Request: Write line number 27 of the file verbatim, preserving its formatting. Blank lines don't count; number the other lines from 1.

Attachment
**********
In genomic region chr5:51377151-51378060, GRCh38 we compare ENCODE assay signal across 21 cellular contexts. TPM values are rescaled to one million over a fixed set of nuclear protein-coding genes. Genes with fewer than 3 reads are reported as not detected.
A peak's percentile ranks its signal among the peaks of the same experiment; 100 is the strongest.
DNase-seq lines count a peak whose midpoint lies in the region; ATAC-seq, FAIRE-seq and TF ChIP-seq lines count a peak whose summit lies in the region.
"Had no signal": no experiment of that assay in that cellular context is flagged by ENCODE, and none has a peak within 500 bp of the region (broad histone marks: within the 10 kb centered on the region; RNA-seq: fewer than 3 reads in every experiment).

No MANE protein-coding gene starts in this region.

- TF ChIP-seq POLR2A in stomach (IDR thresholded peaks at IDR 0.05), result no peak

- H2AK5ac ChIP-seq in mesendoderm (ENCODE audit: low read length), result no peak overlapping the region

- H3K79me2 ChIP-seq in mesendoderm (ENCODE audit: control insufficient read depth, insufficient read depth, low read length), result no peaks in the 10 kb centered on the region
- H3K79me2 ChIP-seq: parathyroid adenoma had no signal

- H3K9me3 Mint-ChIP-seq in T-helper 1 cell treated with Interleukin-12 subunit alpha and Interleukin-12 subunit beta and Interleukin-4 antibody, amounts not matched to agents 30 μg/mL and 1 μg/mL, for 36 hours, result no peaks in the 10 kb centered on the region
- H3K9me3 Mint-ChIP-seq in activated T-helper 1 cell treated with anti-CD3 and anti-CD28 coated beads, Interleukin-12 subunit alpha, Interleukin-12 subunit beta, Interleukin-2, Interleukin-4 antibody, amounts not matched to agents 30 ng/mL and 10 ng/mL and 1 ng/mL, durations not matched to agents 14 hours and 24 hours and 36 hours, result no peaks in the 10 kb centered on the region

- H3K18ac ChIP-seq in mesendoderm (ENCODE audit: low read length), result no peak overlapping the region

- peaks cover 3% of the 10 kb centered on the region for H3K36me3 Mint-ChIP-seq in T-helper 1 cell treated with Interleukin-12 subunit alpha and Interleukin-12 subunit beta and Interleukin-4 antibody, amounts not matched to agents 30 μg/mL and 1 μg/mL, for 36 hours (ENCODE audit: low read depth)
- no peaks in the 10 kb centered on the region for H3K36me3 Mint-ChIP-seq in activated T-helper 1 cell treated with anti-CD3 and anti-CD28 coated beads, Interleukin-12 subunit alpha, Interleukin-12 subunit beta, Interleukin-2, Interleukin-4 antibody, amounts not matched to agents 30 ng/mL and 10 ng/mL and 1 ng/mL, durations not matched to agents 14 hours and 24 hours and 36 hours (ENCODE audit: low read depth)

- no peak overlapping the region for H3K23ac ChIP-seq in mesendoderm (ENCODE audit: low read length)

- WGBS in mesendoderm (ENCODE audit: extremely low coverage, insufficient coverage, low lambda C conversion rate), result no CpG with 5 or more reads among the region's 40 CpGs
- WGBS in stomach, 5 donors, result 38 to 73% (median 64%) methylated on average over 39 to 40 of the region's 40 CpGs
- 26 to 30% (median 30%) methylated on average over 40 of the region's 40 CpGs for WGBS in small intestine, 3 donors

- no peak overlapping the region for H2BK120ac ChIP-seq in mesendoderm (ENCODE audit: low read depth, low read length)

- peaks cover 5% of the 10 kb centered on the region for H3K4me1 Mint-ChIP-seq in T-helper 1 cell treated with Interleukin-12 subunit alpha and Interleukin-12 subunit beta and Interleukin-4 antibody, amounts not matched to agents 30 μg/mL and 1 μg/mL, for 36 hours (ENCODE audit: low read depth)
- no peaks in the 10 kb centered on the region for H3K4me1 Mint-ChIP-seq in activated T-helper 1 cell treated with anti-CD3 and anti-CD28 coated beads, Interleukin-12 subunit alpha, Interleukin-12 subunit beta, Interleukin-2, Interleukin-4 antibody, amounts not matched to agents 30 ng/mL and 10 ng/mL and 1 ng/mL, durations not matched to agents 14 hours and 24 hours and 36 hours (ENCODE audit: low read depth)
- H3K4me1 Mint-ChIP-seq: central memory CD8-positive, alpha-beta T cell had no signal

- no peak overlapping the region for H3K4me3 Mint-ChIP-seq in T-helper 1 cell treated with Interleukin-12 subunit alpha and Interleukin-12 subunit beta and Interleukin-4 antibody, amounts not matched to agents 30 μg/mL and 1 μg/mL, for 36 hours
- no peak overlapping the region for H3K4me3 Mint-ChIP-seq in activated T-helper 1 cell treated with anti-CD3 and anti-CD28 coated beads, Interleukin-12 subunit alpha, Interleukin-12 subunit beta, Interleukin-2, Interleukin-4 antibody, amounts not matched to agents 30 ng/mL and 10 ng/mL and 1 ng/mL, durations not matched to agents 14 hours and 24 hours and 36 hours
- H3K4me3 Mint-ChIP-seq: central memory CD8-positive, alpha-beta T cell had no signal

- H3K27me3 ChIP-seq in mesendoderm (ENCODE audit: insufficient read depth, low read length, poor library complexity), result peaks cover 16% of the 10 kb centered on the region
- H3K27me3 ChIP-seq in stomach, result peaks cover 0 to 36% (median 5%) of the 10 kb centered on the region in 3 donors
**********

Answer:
- H3K27me3 ChIP-seq in stomach, result peaks cover 0 to 36% (median 5%) of the 10 kb centered on the region in 3 donors